Format

Send to

Choose Destination
See comment in PubMed Commons below
Neurosurg Focus. 2009 Jul;27(1):E6. doi: 10.3171/2009.4.FOCUS0986.

Getting signals into the brain: visual prosthetics through thalamic microstimulation.

Author information

1
Department of Neurosurgery, Massachusetts General Hospital/Harvard Medical School, Boston, Massachusetts, USA. pezaris.john@mgh.harvard.edu

Abstract

Common causes of blindness are diseases that affect the ocular structures, such as glaucoma, retinitis pigmentosa, and macular degeneration, rendering the eyes no longer sensitive to light. The visual pathway, however, as a predominantly central structure, is largely spared in these cases. It is thus widely thought that a device-based prosthetic approach to restoration of visual function will be effective and will enjoy similar success as cochlear implants have for restoration of auditory function. In this article the authors review the potential locations for stimulation electrode placement for visual prostheses, assessing the anatomical and functional advantages and disadvantages of each. Of particular interest to the neurosurgical community is placement of deep brain stimulating electrodes in thalamic structures that has shown substantial promise in an animal model. The theory of operation of visual prostheses is discussed, along with a review of the current state of knowledge. Finally, the visual prosthesis is proposed as a model for a general high-fidelity machine-brain interface.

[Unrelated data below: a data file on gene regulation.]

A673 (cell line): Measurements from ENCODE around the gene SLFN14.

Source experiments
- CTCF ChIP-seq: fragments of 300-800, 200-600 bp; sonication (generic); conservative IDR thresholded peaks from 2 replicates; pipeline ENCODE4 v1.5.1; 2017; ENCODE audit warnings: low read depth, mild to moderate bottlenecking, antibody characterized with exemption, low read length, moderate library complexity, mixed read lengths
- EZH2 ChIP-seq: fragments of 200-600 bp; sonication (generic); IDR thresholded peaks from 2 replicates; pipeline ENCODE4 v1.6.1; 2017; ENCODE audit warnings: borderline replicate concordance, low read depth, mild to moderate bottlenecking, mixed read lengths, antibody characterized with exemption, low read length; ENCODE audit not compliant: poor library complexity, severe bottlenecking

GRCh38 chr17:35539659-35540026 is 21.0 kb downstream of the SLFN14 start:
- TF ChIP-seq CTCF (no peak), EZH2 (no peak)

PMID:
19569894
PMCID:
PMC2848996
DOI:
10.3171/2009.4.FOCUS0986
[Indexed for MEDLINE]
Free PMC Article
PubMed Commons home

PubMed Commons

0 comments
How to join PubMed Commons

    Supplemental Content

    Full text links

    Icon for Atypon Icon for PubMed Central
    Loading ...
    Support Center